As Kara was telling me the story of her weekend, I couldn’t help but appreciate the industry that we have chosen to work in even more. It seems that everybody has their own preconceived notions, and that’s OK. She spent that weekend in May with Josh and Leah, whose preconceptions made them curious of the beef industry. On the other hand, my preconceived notion is that someone who dedicates their life to caring for cattle is probably going to be a genuinely good person.

How does this relate to Kara’s weekend? Let me explain. She’s done some work with the Angus Media documentary, I Am Angus, in the past. Usually, the hour-long show features an individual or family (you know, those genuinely good people) who raise Angus cattle. The segment Kara spent her weekend on tried a different approach.

At Dalebanks Angus, the feedstock operation, Josh and Leah learned from the Perrier kids about ranch horses.

“For this episode, we took two consumers, a young married couple who both grew up in a very urban background but had roots in agriculture from prior generations,” she said. “They were both very interested in the urban farm movement, but more importantly, they’re interested in learning about where their food comes from—and perhaps they were a bit curious and somewhat skeptical on some things.”

Josh and Leah were recorded on video as they met with Angus producers from seedstock to commercial cow-calf ranchers, to a feedlot and finally, at the Price Chopper retail meat counter.


Learning from the ranch to the meat counter.

At Dalebanks Angus near Eureka, Kan., the Perrier family shared the decision making that goes into producing high-quality beef at a seedstock operation, especially when it comes to choosing genetics. That afternoon, the couple learned about the commercial cow-calf side at the Stuewe Ranch, near Alma, Kan.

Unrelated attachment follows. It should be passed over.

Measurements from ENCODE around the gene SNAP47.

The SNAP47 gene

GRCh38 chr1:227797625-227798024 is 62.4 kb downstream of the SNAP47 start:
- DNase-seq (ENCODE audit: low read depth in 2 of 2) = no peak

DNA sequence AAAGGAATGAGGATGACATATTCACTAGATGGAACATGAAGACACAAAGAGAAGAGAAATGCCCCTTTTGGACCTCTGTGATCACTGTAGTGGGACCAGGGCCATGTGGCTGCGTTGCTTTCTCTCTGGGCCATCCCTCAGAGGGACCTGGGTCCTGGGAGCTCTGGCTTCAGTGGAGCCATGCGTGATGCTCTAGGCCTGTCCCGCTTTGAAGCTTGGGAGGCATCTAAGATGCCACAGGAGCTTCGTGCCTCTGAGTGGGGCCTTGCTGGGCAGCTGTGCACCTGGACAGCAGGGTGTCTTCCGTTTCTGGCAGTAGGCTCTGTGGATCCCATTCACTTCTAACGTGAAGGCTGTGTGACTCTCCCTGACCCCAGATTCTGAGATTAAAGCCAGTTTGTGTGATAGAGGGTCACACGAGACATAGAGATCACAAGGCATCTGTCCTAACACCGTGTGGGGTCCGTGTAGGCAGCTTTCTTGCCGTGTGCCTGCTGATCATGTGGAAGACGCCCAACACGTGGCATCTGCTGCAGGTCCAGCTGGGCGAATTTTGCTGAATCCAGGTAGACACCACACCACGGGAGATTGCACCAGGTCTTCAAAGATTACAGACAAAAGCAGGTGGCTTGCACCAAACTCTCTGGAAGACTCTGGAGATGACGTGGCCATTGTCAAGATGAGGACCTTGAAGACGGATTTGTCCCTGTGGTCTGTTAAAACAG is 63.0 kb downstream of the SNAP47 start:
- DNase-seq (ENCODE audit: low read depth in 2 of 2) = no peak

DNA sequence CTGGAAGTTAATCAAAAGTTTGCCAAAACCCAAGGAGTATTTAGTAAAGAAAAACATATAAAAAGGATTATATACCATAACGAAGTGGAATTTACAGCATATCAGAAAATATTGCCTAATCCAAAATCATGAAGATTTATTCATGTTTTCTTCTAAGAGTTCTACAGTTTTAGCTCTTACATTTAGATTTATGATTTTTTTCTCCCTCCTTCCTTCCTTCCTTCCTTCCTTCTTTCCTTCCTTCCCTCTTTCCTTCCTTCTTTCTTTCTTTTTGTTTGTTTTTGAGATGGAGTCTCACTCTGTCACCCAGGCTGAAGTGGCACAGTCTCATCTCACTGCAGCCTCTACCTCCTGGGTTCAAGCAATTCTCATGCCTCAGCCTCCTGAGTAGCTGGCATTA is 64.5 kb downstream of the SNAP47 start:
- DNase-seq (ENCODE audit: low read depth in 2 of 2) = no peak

“We talked a lot before and after each stop. I wanted to know what Josh and Leah thought we were going to do there, and we tried to kind of learn some of their preconceived notions and learn what their questions were,” said Kara. “After we left, we would do some more reviewing.”

On Sunday morning, the group visited Tiffany Cattle Co. near Herington, Kan., where they were invited to join the Tiffany family for church services and lunch before touring the feedyard. What Kara believed was initially the visit under the most scrutiny, she also saw as the most impactful stop for the young couple.

Shane Tiffany of Tiffany Cattle Co. taught Josh and Leah about feedlot rations.

“It was so refreshing to see relationships bloom as Josh and Leah saw the passion for animal care that these producers had,” Kara said. “That’s a first-hand account that you can’t get from a text book or a video, and they felt like they were going home with a higher level of confidence.”

It was a successful weekend of learning, not only for Josh and Leah but also for the weekend’s hosts and for the Angus Media team.

“It’s probably a recurring theme that I see with any of our hosts when we do things like this: they are just as eager to learn from our guests as they are to teach,” Kara said. “And I think that was a very important part of it.”


The “I Am Angus” film crew, along with Kara, Josh and Leah enjoying the weekend of broadening horizons.

What genuinely good people we are blessed to work with.


P.S. Tune in with RFD-TV in November to check out the episode on “I Am Angus.”

resizedHannah Johlman is based out of Wyola, Montana where her lifelong bookworm tendencies and love for writing and story telling, as well as deep appreciation for good beef, has kept her writing about Angus cattle. While going to college at Kansas State Hannah served as an intern for the Black Ink team, but upon graduation, the west called her home.